We’re beginning to witness something really cool in sitcom television: genuine, recognizable complexity in women. Seeing a woman play both the helpless romantic and the unabashed sex enthusiast isn’t a revolutionary concept, nor is Mindy Lahiri the first to do it. I am, however, thrilled to consume quality programming that shows us thriving in our intricacies. My hope is that the future of TV includes more characters like Mindy: intelligent women armed with crass jokes, lavish fantasies of love, and a killer wardrobe.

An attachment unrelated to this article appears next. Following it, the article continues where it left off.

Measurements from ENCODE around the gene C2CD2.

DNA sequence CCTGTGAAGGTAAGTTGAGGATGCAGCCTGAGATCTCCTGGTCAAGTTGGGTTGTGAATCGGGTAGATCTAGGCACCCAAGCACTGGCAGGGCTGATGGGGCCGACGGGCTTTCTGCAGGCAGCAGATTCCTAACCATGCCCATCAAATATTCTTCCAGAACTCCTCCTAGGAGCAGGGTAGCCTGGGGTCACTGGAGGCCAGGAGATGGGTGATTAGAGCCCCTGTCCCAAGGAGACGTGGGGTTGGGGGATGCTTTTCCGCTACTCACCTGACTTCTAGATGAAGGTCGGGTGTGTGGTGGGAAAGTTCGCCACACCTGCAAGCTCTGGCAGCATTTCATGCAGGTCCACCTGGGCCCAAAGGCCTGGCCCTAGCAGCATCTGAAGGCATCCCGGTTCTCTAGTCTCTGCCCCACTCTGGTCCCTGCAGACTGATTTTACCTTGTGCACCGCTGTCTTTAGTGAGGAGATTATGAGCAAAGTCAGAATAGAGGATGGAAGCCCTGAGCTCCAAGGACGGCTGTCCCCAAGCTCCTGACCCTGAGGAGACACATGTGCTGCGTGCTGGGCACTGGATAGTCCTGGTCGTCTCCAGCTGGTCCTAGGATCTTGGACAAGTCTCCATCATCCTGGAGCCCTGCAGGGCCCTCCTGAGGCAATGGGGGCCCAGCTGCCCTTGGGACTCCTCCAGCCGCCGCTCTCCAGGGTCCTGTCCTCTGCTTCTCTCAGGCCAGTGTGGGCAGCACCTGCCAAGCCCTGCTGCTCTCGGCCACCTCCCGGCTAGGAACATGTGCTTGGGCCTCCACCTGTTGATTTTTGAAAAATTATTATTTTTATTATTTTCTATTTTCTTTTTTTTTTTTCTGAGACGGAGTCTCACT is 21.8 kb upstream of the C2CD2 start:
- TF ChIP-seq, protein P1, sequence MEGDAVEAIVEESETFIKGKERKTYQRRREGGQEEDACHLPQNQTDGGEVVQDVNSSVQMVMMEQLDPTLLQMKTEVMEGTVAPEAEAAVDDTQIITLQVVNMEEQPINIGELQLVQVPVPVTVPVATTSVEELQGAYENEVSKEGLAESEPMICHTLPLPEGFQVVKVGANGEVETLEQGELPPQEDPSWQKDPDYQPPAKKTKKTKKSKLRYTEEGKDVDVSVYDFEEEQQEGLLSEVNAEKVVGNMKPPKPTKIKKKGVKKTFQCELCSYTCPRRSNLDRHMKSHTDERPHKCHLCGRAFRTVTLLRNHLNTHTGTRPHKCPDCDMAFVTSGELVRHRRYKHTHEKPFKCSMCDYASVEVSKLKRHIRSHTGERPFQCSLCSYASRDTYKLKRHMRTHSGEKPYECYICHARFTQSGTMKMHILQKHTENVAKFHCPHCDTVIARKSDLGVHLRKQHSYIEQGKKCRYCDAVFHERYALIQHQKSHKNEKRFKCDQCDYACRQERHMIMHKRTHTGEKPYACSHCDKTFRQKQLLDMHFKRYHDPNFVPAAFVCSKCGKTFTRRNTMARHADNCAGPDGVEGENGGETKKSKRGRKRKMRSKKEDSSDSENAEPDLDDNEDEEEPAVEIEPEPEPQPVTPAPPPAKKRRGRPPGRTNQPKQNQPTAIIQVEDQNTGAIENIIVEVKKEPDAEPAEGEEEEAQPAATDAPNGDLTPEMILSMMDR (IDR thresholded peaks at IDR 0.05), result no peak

Shannon Miller’s passions include bossy women, social justice, and her two-year-old daughter’s version of “Let It Go”. Her hatred of raisins is non-negotiable. You can read her thoughts regarding representation in media on her blog Televised Lady Bits or follow her on Twitter @Phunky_Brewster.